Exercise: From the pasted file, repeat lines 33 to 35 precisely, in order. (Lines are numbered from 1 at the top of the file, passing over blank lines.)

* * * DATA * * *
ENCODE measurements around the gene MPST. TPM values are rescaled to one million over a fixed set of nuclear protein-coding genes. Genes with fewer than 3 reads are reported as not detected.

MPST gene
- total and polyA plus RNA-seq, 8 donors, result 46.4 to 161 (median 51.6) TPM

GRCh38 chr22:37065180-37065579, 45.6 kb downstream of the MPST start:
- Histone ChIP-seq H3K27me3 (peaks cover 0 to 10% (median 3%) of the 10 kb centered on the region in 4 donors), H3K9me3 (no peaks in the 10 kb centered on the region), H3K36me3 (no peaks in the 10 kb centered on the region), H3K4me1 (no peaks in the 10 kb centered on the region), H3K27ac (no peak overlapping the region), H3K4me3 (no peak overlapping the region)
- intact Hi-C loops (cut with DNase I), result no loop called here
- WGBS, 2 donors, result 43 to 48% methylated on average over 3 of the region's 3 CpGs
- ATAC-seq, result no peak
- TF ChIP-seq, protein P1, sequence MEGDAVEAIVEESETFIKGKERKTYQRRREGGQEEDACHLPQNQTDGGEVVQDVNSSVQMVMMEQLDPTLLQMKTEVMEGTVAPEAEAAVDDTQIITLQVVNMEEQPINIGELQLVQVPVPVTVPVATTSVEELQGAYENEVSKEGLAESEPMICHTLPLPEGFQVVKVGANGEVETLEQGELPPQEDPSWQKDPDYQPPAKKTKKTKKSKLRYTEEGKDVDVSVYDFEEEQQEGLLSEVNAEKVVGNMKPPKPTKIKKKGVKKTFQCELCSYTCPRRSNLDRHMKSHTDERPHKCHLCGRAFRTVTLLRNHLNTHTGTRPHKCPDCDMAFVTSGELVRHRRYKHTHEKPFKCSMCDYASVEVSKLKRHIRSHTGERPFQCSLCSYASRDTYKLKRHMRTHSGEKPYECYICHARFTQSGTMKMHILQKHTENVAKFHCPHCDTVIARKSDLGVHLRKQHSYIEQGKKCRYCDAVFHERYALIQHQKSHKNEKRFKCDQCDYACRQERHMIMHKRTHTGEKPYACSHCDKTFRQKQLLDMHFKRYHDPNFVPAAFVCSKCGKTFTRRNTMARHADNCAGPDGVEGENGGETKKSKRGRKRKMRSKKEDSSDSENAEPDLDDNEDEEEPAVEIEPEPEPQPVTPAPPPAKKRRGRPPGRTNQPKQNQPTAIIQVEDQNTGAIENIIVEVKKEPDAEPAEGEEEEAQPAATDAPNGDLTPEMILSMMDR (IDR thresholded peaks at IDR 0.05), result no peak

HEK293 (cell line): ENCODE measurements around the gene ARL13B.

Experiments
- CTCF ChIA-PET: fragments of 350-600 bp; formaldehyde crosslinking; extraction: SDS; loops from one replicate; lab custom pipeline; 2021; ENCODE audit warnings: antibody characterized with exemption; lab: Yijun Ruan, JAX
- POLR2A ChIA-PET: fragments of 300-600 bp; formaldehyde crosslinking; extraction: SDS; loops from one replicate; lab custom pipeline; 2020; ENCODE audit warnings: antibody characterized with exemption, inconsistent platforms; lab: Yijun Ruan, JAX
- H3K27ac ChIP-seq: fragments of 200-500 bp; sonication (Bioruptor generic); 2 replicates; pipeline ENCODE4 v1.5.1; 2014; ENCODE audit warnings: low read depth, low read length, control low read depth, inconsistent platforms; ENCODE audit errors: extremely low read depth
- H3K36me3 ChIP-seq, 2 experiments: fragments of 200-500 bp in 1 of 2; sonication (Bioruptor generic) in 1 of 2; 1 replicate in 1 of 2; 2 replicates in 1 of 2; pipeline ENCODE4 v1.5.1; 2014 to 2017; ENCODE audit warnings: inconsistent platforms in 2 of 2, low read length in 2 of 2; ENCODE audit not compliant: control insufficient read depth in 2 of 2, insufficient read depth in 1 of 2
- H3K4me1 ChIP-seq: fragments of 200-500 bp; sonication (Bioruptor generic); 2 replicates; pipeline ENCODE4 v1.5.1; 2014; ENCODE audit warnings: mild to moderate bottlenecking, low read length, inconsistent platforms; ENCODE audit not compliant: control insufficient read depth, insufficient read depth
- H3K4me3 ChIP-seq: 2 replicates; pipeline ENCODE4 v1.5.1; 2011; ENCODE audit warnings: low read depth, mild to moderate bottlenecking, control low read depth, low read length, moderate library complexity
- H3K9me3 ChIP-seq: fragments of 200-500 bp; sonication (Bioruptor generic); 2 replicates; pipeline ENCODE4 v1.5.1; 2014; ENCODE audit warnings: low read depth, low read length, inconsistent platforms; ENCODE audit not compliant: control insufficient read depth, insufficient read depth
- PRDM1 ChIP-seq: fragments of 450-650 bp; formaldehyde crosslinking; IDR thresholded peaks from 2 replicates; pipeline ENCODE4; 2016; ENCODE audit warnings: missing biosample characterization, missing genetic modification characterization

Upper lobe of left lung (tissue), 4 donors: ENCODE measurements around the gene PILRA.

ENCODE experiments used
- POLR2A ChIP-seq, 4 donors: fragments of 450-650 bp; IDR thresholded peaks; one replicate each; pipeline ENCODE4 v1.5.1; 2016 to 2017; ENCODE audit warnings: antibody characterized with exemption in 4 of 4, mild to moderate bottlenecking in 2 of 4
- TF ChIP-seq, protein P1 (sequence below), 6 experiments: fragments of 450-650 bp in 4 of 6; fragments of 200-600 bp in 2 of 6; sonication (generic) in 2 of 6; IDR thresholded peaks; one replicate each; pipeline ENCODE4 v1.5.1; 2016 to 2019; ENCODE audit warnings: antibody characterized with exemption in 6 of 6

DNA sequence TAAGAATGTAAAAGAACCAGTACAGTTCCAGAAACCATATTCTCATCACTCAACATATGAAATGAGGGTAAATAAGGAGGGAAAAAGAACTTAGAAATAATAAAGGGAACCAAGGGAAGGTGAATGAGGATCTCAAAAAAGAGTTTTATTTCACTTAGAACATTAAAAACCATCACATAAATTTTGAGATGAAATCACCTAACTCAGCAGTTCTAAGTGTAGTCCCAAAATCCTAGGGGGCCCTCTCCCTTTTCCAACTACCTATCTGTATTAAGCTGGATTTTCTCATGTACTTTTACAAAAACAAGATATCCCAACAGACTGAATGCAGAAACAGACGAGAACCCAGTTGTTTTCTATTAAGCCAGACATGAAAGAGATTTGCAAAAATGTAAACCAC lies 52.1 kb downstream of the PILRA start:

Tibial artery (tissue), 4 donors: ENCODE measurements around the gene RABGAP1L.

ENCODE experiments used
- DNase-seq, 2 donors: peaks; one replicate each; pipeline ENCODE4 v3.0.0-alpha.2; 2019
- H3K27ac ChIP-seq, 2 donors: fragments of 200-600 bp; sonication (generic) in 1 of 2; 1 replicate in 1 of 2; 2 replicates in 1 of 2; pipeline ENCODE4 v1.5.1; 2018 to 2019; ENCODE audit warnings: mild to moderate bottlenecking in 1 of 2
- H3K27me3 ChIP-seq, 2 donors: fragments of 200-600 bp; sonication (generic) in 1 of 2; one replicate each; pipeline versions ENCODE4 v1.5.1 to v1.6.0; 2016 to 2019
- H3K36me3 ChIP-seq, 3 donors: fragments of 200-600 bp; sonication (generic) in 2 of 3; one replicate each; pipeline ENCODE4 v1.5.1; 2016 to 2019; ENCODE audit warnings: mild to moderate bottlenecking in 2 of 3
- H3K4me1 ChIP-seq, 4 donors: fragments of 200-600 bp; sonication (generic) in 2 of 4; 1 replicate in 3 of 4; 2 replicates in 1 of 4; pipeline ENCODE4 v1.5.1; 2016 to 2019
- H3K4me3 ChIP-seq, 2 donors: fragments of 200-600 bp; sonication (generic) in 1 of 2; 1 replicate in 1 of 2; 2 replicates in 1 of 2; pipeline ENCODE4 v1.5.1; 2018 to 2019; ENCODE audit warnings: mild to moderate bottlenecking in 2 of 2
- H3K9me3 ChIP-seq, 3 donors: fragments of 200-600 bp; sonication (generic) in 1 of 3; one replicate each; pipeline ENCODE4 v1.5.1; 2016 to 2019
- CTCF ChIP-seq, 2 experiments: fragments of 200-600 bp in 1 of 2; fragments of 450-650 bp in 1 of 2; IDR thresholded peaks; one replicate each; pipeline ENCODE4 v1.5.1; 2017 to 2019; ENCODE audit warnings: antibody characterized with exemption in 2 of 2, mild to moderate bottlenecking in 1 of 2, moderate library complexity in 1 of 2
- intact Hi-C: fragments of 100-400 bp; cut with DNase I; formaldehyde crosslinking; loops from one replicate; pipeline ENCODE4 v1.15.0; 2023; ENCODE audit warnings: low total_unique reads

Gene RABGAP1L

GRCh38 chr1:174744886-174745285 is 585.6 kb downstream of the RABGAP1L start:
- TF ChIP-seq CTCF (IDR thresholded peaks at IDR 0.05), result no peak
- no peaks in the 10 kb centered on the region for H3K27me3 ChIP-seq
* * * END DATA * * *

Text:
- H3K9me3 ChIP-seq, 3 donors: fragments of 200-600 bp; sonication (generic) in 1 of 3; one replicate each; pipeline ENCODE4 v1.5.1; 2016 to 2019
- CTCF ChIP-seq, 2 experiments: fragments of 200-600 bp in 1 of 2; fragments of 450-650 bp in 1 of 2; IDR thresholded peaks; one replicate each; pipeline ENCODE4 v1.5.1; 2017 to 2019; ENCODE audit warnings: antibody characterized with exemption in 2 of 2, mild to moderate bottlenecking in 1 of 2, moderate library complexity in 1 of 2
- intact Hi-C: fragments of 100-400 bp; cut with DNase I; formaldehyde crosslinking; loops from one replicate; pipeline ENCODE4 v1.15.0; 2023; ENCODE audit warnings: low total_unique reads